Johann F. Hinter

Photo courtesy of the General Conference of Seventh-day Adventists Archives.

Ginter (Hinter), Johann F. (d. 1919)

By Chigemezi Nnadozie Wogu


Chigemezi Nnadozie Wogu, MTS, is a Ph.D. student at the Vrije Universiteit, Amsterdam, the Netherlands and a research associate at the Institute of Adventist Studies in Friedensau Adventist University, Germany. At Friedensau, he manages the Encyclopedia of Seventh-day Adventist research project for some parts of Europe. Wogu is a junior member of the Netherlands School for Advanced Studies in Theology and Religion. He is co-editor to Contours of European Adventism: Issues in the History of the Denomination in the Old Continent (Möckern: Institute of Adventist Studies, Friedensau Adventist University, 2020).

First Published: January 29, 2020

Johann F. Ginter (Hinter) was the first pioneer Adventist missionary in Romania.

Early Years and Ministry Firsts

The birth date of Johann Ginter (Hinter)1 is not known. It is claimed that “he was born to a German Protestant family in southern Russia at Velikoknyasheskoye, east of the Don River and north of the Caucasus.”2 After becoming a Seventh-day Adventist, he worked as a colporteur in the German colonies in Russia. At the German Union Conference session in Friedensau, Germany, in July 1904, he was asked to move to the Balkan states for pioneer work.

Pioneer in Romania

That year, Ginter3 moved to Bucharest, Romania, where he began pioneer Adventist mission work. First he studied the Romanian language. But he did not wait to master the language before he began mission endeavors among the Romanian and German speaking people. He found a company of sixteen indigenous Romanian Sabbath-keepers who became the first Adventists in Romania.4 Later he worked in Rustchuk in the same country. After getting permission to preach in Romanian, he began holding evangelistic meetings with the help of an interpreter.5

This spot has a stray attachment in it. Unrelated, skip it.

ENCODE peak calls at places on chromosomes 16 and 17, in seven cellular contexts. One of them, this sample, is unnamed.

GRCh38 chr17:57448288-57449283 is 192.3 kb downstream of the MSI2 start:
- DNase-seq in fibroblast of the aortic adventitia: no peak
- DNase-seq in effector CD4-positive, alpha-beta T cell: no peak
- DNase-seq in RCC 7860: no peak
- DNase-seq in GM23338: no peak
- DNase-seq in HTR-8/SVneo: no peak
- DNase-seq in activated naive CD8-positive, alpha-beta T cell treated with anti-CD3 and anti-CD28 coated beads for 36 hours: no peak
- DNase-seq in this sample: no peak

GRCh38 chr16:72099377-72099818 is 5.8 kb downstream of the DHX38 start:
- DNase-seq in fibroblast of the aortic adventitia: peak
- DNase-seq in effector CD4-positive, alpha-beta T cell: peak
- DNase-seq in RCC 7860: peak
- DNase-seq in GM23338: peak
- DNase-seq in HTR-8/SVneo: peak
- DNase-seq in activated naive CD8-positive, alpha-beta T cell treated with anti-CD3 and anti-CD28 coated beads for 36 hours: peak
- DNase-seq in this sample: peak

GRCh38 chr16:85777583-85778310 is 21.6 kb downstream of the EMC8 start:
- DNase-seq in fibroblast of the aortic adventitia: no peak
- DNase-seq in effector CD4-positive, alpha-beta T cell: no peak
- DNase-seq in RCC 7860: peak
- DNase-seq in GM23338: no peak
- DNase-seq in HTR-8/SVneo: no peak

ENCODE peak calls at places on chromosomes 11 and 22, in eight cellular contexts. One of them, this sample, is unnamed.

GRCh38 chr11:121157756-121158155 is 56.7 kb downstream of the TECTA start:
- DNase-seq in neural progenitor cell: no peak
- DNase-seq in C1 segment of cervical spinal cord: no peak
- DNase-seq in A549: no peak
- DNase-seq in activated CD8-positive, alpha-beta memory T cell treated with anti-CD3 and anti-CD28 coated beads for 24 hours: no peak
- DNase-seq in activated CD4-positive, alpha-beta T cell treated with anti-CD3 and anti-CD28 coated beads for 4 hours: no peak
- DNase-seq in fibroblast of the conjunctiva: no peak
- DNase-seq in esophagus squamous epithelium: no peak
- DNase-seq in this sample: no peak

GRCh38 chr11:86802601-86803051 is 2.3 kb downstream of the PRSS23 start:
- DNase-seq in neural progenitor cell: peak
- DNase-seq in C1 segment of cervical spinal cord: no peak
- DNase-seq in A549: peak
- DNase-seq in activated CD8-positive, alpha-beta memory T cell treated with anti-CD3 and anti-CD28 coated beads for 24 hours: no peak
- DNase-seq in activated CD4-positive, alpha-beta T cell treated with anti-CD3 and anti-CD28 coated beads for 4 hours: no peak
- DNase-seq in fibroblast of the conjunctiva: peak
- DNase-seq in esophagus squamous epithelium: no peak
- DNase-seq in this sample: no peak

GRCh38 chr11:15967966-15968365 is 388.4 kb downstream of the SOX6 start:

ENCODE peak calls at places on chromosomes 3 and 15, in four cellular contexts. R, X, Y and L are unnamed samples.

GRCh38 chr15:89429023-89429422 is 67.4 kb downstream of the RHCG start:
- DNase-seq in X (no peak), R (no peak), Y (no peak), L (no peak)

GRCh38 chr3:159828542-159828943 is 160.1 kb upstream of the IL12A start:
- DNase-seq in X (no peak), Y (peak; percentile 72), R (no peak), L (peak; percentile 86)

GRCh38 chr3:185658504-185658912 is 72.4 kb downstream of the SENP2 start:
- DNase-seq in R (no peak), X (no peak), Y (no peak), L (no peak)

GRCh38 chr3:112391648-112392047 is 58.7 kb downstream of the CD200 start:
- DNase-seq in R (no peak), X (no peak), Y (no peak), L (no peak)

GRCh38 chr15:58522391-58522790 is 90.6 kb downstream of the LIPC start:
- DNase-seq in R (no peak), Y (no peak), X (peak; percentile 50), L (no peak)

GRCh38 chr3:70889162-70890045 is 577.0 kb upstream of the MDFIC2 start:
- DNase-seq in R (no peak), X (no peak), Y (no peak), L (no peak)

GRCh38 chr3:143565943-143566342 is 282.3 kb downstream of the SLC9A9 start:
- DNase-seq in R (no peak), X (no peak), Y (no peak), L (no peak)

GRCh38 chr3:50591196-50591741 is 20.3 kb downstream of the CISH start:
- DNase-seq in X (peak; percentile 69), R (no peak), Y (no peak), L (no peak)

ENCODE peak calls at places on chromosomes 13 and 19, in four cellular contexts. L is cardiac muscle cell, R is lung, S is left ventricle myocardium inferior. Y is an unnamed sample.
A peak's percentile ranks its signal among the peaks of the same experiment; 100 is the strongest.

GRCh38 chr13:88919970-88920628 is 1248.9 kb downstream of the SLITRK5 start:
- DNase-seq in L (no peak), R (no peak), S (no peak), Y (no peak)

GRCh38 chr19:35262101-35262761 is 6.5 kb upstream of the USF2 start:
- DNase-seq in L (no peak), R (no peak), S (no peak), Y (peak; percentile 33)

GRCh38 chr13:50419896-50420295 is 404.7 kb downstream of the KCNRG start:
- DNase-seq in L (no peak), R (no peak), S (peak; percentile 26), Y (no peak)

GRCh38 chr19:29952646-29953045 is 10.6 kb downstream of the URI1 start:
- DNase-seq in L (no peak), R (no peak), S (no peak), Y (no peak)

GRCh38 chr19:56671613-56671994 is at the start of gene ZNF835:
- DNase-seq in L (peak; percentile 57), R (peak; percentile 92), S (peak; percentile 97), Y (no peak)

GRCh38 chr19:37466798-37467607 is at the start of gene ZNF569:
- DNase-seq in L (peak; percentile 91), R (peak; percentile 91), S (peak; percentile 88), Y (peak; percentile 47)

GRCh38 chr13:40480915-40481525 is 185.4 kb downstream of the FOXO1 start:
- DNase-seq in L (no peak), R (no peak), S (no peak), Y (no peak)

Ginter raised up a small band of Adventists. Among them were Peter Paulini, a medical student, and Ştefan Dumetrescu, a Romanian Army officer. They proceeded to the Mission Seminary in Germany to be trained as pastors. However, Ginter was always monitored by the Romanian authorities. When he conducted meetings, armed policemen sat in his congregation to arrest him in case he said anything against the state religion.6 Ginter’s mission there proved successful and his message compelling, for even a policeman sent to arrest him joined the Adventist church.7

Around 1906 or 1907, Ginter was made director of the Balkan Mission, overseeing Romania, Bulgaria, Serbia, and Montenegro.8 According to a mission report, “at the end of 1908 the church at Bucharest had grown to 108, the members representing twelve nationalities.”9 At the end of 1909, there were 137 members, two ministers (in training at Friedensau, Germany), and four Bible workers.10